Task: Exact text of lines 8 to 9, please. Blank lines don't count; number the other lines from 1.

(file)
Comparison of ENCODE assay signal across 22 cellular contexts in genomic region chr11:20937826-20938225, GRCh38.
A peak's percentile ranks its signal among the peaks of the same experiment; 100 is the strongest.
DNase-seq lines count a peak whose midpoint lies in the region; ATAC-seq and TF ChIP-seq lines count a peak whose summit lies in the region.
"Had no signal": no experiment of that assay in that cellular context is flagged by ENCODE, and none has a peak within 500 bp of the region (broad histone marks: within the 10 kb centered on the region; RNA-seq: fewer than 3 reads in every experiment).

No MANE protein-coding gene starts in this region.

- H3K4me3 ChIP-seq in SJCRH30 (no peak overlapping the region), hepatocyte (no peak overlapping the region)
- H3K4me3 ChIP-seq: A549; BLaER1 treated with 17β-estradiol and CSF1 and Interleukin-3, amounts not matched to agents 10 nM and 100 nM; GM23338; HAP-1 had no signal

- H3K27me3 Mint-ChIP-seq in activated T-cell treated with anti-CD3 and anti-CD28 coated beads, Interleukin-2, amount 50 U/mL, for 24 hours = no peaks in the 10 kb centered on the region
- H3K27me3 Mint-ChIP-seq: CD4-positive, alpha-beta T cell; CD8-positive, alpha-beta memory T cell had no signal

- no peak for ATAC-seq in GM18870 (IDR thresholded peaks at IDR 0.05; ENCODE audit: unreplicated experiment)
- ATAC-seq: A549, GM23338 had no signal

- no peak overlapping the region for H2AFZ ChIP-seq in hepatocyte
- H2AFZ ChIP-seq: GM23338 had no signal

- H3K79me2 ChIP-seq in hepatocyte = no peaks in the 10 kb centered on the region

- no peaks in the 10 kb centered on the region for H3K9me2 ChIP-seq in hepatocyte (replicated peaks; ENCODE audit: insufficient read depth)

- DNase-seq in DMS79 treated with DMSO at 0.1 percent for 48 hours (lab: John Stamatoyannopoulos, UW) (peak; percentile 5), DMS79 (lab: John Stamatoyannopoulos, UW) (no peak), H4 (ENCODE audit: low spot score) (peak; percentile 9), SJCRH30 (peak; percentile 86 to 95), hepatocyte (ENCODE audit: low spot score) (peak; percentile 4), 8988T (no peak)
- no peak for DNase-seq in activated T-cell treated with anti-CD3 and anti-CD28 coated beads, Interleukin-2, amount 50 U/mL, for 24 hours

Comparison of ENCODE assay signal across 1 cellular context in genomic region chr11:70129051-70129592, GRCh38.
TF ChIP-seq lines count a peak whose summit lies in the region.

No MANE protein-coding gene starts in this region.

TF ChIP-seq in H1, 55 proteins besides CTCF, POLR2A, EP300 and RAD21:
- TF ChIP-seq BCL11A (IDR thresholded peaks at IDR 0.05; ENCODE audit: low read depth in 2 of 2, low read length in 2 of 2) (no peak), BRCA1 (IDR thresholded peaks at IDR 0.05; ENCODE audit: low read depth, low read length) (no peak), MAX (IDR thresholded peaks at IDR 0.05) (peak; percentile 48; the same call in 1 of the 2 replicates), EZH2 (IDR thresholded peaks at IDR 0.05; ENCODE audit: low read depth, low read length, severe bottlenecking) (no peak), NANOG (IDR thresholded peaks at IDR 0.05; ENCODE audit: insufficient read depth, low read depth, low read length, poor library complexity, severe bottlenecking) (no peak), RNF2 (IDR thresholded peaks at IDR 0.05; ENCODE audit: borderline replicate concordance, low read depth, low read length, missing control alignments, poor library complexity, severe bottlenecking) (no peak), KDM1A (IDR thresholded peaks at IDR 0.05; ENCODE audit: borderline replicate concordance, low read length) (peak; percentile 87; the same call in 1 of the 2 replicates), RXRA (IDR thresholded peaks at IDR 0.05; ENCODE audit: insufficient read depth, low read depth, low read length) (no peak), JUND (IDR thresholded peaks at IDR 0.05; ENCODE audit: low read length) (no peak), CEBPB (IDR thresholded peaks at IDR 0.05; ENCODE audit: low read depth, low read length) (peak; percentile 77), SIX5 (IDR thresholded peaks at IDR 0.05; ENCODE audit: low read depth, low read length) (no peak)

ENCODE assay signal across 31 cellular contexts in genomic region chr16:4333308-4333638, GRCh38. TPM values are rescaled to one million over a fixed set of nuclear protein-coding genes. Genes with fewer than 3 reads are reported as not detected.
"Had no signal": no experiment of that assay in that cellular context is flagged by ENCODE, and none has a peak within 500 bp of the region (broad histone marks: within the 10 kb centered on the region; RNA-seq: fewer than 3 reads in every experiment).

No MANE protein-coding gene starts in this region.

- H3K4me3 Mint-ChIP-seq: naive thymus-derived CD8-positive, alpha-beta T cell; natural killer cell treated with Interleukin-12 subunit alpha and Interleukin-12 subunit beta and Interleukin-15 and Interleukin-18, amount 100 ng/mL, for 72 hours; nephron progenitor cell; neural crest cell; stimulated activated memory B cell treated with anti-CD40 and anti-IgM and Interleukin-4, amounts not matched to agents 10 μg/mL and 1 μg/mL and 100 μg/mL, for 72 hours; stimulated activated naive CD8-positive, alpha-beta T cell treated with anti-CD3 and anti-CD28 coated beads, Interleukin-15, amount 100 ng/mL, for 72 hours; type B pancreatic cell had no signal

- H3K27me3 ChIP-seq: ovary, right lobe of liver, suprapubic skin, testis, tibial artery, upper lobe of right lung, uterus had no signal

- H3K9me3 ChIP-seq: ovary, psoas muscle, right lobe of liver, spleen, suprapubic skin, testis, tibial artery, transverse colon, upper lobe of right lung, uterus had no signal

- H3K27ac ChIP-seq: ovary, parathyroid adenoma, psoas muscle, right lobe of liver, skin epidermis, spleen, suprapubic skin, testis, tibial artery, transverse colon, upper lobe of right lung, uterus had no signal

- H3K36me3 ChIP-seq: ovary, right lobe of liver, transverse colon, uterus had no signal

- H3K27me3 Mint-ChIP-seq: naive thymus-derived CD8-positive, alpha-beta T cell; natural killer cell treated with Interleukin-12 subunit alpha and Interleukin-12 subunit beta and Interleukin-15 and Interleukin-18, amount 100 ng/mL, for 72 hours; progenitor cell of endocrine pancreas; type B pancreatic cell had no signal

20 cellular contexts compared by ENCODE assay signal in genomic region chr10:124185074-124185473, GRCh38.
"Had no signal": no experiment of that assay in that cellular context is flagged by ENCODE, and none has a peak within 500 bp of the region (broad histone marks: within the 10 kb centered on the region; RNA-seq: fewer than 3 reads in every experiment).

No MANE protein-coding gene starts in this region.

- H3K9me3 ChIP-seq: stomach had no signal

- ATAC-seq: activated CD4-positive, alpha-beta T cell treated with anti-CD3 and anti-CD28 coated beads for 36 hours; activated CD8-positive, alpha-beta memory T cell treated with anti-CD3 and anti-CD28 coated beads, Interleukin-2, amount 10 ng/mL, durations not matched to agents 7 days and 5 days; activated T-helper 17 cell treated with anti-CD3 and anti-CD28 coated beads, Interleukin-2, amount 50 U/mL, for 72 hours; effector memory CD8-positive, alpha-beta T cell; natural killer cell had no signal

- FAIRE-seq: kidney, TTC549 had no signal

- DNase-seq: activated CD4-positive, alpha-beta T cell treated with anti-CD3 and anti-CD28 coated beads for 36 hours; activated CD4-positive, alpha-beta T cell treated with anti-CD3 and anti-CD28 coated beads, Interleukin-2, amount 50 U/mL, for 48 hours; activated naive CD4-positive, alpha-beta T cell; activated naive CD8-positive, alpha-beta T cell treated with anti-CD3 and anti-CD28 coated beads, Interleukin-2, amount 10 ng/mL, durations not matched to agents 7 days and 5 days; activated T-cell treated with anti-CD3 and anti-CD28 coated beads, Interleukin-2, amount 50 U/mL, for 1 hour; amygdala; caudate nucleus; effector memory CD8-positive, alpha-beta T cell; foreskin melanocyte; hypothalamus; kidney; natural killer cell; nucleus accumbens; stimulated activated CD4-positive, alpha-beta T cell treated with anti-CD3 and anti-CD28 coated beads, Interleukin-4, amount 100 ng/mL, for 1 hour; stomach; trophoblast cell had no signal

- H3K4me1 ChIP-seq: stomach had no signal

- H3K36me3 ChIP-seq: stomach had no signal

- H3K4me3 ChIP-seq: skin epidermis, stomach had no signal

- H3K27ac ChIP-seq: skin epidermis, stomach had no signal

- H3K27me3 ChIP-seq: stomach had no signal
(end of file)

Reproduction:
- H3K27me3 Mint-ChIP-seq in activated T-cell treated with anti-CD3 and anti-CD28 coated beads, Interleukin-2, amount 50 U/mL, for 24 hours = no peaks in the 10 kb centered on the region
- H3K27me3 Mint-ChIP-seq: CD4-positive, alpha-beta T cell; CD8-positive, alpha-beta memory T cell had no signal